In the afternoon, the two clans met in the Horse Arena for a game-a-thon! The first game they played was Coyote and Deer. Danielle and Elias started off as coyotes while the rest were deer, many of whom tried to avoid being tagged by hiding behind a large white pine tree. They played until the last deer was caught.
The homeschoolers running from the snow snake.
They continued the game-a-thon with a new game called Snow Snake. This game is played in a small circle and starts with one person, the Snow Snake, laying on the ground while everyone places a hand on them. On the count of three, the snake is released and has to try and tag the standing players while remaining on the ground, slithering on their belly. Players who are tagged become snakes too and the game ends once everyone has become a snake.
A group of snow snakes searching for the last person left.
The homeschoolers played several rounds of this game and laughed as they tried to move quickly while on their stomachs. There were many near-escapes as homeschoolers ran around the outer edges of the circle to avoid being caught. Some were brave enough to run through the middle of the circle where many of the snow snakes were waiting to tag their passing feet.
Monica leading an energy break at the end of Closing Circle.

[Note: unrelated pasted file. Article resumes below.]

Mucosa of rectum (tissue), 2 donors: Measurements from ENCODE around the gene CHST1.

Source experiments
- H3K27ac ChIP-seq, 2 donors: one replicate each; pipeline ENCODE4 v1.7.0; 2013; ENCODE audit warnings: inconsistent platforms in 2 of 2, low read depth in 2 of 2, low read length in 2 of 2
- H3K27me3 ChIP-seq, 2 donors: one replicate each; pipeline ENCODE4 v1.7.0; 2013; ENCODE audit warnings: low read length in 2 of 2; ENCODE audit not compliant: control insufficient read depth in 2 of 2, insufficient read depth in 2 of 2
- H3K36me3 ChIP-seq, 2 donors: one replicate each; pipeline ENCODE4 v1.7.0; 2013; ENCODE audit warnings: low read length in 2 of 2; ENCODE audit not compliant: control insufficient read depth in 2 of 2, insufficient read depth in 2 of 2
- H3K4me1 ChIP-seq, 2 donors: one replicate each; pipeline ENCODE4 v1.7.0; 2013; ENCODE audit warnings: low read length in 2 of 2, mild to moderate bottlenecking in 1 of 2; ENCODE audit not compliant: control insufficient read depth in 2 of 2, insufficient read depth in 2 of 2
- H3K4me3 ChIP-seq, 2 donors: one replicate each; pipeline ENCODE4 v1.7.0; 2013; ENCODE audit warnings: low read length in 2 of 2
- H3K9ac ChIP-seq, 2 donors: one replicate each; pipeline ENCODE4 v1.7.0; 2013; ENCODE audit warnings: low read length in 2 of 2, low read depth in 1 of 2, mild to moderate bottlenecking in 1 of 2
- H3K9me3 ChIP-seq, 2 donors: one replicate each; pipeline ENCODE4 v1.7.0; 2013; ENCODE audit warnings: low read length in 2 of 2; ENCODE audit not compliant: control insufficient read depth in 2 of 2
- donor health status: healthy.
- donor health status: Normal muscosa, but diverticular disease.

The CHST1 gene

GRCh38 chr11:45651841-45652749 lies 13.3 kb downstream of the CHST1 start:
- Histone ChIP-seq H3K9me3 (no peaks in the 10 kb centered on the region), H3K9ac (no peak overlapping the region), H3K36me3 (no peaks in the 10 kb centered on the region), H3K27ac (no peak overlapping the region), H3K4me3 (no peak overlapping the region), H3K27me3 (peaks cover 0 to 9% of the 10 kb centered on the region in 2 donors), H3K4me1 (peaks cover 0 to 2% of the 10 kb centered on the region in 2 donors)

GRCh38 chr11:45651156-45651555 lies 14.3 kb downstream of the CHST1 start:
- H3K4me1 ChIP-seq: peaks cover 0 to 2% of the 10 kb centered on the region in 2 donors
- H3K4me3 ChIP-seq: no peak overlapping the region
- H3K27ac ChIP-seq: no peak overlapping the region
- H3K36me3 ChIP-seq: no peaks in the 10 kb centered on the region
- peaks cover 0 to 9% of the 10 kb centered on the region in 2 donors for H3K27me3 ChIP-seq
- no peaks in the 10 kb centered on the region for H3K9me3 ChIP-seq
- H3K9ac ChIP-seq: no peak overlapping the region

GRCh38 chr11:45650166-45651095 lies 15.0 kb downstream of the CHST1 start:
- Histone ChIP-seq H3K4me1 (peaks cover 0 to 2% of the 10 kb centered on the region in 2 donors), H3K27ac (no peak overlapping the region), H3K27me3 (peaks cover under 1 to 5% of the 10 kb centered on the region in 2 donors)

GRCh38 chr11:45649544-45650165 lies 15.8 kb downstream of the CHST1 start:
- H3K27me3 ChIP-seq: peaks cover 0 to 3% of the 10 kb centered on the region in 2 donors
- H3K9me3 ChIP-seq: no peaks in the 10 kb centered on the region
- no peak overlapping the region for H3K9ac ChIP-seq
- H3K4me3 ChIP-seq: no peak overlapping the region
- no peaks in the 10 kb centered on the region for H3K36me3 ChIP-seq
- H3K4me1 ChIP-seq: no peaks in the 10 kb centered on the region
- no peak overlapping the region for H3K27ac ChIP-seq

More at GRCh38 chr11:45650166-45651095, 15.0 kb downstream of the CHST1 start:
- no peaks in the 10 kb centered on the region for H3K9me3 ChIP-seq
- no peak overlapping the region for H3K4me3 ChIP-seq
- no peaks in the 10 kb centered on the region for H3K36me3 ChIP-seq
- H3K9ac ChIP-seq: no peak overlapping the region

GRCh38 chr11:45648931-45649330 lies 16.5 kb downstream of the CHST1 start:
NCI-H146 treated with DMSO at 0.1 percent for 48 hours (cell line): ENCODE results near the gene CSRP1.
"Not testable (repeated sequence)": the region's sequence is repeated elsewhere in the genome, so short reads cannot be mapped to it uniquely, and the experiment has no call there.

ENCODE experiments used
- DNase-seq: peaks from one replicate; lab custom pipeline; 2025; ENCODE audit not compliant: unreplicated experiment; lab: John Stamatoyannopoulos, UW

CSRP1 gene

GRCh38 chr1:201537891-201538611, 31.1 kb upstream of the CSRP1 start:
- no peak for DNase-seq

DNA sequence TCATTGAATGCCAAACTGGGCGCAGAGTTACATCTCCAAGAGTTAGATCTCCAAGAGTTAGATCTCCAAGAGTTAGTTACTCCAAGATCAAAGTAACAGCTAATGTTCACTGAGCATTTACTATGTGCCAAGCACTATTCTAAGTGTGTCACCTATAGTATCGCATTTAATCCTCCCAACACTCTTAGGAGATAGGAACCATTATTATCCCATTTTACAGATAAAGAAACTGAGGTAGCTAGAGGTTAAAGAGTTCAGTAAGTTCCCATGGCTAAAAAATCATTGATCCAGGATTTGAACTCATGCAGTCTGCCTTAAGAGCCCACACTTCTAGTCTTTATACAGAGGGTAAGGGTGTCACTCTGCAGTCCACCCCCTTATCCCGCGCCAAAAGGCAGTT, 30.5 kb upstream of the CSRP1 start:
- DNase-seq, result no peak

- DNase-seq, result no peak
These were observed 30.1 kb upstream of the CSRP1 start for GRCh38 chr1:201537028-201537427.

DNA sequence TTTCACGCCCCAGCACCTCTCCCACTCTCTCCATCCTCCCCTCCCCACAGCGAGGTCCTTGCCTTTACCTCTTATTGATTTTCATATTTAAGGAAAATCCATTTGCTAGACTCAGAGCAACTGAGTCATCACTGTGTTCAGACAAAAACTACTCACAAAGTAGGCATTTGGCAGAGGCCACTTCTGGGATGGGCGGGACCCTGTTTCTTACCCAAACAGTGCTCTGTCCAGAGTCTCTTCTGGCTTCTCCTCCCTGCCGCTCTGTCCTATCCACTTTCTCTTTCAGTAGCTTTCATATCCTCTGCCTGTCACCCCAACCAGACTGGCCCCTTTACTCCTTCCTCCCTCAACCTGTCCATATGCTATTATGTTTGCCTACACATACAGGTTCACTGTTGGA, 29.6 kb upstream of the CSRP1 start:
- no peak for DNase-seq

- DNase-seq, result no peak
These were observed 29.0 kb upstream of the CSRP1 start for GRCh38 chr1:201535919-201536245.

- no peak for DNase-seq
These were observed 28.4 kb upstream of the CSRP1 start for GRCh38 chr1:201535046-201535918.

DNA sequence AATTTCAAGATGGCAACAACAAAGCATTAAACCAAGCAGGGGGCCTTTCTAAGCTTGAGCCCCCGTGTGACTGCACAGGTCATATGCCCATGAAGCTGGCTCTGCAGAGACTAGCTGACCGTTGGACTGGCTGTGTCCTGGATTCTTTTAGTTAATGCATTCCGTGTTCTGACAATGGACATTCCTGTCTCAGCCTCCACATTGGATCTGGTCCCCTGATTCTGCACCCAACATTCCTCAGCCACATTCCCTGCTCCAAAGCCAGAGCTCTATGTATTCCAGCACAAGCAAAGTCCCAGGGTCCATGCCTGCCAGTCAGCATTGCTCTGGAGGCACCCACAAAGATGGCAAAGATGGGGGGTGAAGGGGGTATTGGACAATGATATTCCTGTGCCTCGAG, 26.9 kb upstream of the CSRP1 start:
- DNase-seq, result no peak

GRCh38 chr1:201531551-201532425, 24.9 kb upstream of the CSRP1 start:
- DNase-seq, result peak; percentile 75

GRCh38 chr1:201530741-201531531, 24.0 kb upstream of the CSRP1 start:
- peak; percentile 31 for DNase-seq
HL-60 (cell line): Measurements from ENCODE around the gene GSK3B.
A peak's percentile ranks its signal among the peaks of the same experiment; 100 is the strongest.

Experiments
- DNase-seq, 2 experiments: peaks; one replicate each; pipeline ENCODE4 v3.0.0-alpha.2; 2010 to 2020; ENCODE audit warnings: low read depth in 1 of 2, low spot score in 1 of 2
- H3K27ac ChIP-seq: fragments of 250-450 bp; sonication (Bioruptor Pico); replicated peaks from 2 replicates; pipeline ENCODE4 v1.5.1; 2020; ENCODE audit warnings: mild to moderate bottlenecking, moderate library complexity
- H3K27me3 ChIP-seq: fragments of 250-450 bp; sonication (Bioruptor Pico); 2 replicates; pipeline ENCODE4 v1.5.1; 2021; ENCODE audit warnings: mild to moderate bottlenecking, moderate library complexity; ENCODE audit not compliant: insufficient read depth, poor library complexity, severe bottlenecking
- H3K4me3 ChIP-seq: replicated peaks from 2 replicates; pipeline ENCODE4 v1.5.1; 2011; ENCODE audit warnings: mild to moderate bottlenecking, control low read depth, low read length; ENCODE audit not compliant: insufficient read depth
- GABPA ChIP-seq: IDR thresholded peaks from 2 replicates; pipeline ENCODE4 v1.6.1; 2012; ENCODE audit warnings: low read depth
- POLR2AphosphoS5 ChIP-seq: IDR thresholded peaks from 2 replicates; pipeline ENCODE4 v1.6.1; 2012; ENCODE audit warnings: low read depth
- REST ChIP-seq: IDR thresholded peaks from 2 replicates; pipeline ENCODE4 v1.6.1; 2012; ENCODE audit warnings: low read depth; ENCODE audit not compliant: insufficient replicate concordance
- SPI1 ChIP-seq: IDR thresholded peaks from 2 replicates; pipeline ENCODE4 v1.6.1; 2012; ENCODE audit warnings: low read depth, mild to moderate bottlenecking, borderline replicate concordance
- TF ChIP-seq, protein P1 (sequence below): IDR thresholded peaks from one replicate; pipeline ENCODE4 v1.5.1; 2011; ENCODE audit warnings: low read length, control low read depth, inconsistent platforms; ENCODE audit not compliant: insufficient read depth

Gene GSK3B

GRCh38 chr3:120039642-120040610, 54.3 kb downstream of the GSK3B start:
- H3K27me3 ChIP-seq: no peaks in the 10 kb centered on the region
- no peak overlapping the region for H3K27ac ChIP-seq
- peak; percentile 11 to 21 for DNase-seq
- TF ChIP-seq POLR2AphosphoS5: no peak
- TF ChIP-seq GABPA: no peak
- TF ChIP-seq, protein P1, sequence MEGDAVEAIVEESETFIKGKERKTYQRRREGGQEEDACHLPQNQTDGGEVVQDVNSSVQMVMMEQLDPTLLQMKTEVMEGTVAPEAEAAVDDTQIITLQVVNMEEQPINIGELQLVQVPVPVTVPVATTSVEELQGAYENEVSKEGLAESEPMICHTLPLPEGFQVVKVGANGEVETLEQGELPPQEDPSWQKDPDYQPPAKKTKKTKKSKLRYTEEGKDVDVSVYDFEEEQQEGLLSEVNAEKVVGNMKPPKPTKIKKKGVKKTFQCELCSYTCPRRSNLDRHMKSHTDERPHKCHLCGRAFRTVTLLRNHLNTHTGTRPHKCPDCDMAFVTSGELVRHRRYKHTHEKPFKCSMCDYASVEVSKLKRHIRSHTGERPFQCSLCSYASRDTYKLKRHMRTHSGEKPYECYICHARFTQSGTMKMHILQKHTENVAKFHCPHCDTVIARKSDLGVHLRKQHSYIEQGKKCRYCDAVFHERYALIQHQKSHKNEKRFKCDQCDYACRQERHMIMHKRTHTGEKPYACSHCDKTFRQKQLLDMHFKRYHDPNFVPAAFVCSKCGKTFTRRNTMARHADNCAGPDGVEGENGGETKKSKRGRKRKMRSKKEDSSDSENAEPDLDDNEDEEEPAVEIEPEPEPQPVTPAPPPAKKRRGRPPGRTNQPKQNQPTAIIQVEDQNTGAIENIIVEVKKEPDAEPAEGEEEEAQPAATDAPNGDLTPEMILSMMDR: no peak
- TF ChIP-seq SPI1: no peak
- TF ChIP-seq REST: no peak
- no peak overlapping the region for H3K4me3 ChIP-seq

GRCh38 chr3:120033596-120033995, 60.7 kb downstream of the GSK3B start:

The two clans ended their day by gathering in a circle and sharing some of their favorite moments from the two games. "I liked being a coyote and chasing the deer," said one homeschooler about the Coyote and Deer game. "I loved the Snow Snake game and hope we get to play it next time," said another. Afterwards they gave some gratitude; many were thankful for the warm weather, the fisher tracks and the game-a-thon. Their day ended with a coyote howl and excitement for what new adventures week will bring.
The homeschoolers gathered together at the end of the day.
The Winter Explorers traveled to the Danby State Forest on Thursday where they enjoyed a day of tracking, games and other adventures.
The explorers looking at a set of tracks they found in the snow.
The warm weather made the snow soft and slushy and great for tracking. The explorers followed prints they identified as red fox by observing the size, number of toes and gait pattern. They also found a more mysterious set of tracks that weren't so easily recognizable. Based on their shape and size, the group was able to determine that they belonged to an animal in the weasel family, but weren't sure if it was a fisher or an otter.
An explorer hiding behind a tree.
After some intense tracking, the Winter Explorers played several rounds of Coyote and Deer. They enjoyed having a large space to run, hide and chase each other. They spent the rest of their day exploring the forest and enjoying the warm sunshine.
The group taking a break for lunch.
Thank you for reading! We've been enjoying the many gifts of winter and are looking forward to six more weeks of it (according to a trustworthy groundhog).